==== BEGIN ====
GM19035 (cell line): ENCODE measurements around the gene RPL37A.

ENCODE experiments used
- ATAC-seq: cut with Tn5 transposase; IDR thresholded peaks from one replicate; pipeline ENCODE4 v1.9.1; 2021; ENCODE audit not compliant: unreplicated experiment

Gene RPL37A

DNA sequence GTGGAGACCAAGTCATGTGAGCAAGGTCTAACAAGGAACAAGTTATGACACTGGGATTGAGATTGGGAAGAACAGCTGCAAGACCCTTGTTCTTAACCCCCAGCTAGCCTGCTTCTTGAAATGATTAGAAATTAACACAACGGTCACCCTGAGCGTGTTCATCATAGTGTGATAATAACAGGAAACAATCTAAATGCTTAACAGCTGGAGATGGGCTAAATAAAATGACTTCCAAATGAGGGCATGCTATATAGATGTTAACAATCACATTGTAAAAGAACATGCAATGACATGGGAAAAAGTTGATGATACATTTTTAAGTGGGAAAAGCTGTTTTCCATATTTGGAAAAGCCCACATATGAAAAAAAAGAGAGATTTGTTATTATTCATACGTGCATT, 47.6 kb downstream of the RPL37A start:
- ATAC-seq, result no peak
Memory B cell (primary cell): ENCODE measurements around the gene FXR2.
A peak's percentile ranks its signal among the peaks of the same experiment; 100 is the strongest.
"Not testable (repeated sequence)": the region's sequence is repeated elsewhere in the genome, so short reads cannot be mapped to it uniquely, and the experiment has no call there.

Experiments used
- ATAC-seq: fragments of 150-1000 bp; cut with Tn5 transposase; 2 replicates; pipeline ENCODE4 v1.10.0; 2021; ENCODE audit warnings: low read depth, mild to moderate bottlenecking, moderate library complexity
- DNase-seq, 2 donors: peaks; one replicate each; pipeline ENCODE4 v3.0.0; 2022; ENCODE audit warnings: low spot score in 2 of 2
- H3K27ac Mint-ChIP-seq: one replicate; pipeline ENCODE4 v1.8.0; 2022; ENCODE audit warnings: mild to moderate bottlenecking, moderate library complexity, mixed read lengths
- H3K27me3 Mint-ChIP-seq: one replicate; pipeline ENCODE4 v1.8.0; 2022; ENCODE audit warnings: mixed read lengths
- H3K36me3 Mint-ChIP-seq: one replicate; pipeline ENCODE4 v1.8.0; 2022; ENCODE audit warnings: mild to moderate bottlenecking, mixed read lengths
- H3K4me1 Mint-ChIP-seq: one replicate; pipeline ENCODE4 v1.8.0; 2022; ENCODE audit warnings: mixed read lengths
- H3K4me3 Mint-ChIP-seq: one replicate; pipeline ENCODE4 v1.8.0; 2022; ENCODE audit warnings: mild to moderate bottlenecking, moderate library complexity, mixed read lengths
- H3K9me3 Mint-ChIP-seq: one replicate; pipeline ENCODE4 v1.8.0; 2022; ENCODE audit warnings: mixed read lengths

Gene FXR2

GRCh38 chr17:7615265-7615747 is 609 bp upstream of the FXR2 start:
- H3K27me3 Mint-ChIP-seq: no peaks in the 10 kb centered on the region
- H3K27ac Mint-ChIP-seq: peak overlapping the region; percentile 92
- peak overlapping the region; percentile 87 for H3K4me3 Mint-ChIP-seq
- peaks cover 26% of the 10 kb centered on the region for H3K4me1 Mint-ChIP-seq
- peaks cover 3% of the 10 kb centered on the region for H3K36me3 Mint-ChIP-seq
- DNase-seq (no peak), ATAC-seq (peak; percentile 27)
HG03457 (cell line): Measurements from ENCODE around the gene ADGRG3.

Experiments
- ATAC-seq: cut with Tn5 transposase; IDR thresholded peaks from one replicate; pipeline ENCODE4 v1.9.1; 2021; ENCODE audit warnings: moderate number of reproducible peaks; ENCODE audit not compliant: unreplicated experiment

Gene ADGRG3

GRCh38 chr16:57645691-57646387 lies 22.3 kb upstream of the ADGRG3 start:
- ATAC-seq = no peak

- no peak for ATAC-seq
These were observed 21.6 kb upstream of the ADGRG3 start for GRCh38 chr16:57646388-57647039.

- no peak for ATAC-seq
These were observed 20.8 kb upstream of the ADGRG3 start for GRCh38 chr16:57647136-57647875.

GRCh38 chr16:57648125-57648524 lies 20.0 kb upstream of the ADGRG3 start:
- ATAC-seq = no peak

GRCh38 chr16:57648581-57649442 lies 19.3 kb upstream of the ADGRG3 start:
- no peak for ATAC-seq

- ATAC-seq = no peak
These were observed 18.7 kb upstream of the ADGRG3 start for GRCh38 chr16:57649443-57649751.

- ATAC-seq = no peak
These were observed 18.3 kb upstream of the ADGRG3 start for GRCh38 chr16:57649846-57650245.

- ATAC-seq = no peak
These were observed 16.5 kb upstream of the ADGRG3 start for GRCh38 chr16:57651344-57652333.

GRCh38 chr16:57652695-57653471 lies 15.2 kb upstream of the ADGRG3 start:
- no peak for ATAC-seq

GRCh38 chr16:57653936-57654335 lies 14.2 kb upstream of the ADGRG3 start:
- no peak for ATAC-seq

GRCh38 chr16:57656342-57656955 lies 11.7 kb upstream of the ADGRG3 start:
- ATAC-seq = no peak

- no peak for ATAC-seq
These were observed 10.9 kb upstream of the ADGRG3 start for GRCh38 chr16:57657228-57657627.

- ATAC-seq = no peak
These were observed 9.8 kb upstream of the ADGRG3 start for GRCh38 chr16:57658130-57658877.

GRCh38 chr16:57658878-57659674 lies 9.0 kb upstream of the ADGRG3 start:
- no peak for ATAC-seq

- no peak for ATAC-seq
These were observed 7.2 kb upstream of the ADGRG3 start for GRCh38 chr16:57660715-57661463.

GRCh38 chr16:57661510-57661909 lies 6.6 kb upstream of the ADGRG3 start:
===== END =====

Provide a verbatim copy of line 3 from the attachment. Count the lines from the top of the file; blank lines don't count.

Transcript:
- ATAC-seq: cut with Tn5 transposase; IDR thresholded peaks from one replicate; pipeline ENCODE4 v1.9.1; 2021; ENCODE audit not compliant: unreplicated experiment